### Video Transcript

If the function π of π₯ equals 17
over π₯, where π₯ is not equal to zero, and the function π of π₯ equals π₯ squared
minus 361, determine the domain of π of π of π₯.

We recall, firstly, that this
notation, π and then a small circle and then π of π₯, means the composite function
found when we apply the function π first and then apply the function π to the
result. Weβre asked to determine the domain
of this composite function. And we recall then that the domain
of a function is the set of all values on which the function acts. Notice that, in the definition of
the function π of π₯, weβre told that this is valid for π₯ not equal to zero. And this is because if we were to
try to evaluate π of zero, we would have 17 over zero, which is undefined. So, the domain of the function π
of π₯ is all real numbers except zero.

For the function π of π₯, no
restrictions have been given because there are no values that cause problems. We can square any value and then we
can subtract 361 without running into problems with values being undefined. Weβll consider two approaches to
this question. The first is to find an algebraic
expression for the composite function π of π of π₯. So, we start with an π₯-value,
apply the function π of π₯, which will give π₯ squared minus 361, and then take
this as our input to the function π. π of π₯ is the function where we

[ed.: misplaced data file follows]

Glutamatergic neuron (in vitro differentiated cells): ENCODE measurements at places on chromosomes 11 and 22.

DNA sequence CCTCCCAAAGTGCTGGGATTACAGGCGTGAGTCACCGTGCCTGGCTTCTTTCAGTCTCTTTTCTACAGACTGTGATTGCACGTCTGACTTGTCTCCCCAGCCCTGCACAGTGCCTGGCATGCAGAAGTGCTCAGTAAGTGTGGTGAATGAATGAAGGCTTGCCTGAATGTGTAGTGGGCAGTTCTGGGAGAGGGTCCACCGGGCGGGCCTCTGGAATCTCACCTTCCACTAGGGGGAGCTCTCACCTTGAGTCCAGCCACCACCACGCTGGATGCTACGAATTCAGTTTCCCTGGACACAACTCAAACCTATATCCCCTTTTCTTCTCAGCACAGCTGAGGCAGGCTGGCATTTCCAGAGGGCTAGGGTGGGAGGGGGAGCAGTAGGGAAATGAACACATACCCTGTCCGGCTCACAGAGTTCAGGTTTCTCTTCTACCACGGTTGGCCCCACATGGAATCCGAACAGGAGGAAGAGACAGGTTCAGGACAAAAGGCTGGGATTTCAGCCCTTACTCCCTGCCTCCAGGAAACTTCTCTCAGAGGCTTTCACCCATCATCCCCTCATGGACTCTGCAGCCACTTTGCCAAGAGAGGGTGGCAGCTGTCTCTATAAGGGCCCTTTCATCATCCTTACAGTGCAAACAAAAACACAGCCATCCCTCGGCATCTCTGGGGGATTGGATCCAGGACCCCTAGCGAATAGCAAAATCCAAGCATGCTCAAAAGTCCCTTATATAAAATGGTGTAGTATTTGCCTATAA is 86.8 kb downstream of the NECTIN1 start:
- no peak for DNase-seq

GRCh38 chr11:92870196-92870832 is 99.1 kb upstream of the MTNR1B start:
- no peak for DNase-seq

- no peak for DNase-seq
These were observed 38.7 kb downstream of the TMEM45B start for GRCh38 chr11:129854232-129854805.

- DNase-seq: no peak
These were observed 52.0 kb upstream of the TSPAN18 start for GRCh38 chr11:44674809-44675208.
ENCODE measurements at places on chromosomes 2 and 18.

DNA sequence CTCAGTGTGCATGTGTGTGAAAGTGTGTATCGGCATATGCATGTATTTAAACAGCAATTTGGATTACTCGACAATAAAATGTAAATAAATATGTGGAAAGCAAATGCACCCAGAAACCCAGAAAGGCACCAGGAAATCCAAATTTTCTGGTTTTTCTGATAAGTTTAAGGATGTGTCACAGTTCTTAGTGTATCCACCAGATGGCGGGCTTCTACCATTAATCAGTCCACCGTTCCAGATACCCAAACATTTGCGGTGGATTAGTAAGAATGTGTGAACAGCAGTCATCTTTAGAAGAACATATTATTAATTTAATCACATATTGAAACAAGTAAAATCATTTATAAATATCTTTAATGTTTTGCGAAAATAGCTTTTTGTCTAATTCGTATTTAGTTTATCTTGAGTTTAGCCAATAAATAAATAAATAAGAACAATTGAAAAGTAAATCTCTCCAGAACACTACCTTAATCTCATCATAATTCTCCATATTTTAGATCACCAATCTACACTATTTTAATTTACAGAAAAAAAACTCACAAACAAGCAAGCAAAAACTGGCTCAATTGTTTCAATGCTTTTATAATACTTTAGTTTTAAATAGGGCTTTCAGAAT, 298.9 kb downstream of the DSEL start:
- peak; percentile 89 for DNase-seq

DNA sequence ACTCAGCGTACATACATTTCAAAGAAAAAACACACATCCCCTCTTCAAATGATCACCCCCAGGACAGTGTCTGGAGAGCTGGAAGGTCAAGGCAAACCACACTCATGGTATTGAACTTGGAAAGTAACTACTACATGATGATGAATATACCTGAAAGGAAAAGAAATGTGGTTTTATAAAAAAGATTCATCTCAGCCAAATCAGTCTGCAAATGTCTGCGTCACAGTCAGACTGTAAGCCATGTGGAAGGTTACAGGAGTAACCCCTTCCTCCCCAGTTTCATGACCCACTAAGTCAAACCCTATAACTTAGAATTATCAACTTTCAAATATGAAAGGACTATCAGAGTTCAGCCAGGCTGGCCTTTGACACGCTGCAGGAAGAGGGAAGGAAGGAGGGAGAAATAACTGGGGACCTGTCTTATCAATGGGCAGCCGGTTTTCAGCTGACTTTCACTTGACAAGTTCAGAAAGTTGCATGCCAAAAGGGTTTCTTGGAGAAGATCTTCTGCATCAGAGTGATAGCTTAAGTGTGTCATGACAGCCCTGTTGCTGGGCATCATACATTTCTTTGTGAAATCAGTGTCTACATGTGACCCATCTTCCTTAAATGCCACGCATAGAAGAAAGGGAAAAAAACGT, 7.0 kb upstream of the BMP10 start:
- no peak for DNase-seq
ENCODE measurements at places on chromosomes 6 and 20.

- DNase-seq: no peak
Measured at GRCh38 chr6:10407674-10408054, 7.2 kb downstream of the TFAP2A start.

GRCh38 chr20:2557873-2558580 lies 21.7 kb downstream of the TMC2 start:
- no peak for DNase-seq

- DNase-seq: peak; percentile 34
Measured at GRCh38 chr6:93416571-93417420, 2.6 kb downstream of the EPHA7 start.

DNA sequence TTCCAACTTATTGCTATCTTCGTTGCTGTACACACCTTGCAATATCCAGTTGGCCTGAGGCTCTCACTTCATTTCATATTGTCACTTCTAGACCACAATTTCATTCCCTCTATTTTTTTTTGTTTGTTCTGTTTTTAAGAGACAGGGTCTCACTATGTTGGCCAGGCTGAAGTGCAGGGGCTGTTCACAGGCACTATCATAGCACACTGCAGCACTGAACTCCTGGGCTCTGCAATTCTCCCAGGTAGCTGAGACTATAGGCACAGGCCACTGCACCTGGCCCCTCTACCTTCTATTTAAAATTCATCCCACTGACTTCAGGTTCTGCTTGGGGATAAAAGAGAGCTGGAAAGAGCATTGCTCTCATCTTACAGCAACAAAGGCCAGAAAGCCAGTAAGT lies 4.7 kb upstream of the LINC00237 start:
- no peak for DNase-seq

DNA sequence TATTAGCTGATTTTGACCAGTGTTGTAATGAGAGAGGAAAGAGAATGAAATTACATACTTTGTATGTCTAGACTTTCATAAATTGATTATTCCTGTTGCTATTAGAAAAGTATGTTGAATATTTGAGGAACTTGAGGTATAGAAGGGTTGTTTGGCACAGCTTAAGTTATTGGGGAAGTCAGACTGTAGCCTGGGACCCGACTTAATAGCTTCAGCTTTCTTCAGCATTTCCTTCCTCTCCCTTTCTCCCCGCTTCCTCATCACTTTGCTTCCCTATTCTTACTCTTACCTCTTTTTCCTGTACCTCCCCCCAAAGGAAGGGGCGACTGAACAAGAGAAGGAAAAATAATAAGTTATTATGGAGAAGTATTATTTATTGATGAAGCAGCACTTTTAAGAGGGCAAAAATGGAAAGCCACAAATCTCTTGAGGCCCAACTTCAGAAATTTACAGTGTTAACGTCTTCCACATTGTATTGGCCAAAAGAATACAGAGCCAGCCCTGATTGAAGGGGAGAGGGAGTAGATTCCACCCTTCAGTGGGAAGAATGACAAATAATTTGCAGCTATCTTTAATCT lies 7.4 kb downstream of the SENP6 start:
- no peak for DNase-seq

divide 17 by our input. So, π of π₯ squared minus 361 is
17 over π₯ squared minus 361. And so, we have a general
expression for the composite function π of π of π₯.

Now, notice that this will be
undefined when the denominator of the fraction is equal to zero. Thatβs when π₯ squared minus 361 is
equal to zero. We can solve this equation by
adding 361 to each side and then taking the square root. The square root of 361 is 19, so we
find that π of π of π₯ will be undefined when π₯ equals plus or minus 19. This means our function π of π of
π₯ can act on all values except positive or negative 19, so we can express its
domain in two ways. We can either write π₯ is not equal
to positive or negative 19. Or we can write the domain as the
set of all real numbers minus the set containing the two elements negative 19 and
positive 19. Either of these two styles of
notation would be absolutely fine.

Now, another way to approach this
problem would be to use the fact that our second function π of π₯ canβt act on the
value zero. If π of zero is undefined, then
this means that the composite function π of π of π₯ will be undefined when π of
π₯ is equal to zero. That is, when the first function
gives the value of zero, which we then attempt to input into our second
function. π of π₯ is the function π₯ squared
minus 361. So, to find where π of π₯ is equal
to zero, weβd be solving this quadratic equation. But this just brings us to the same
stage of working out as we had here in our previous method. So, either of these approaches
would be absolutely fine. And in both cases, we conclude that
the domain of the composite function π of π of π₯ is all of the real numbers apart
from negative 19 and positive 19.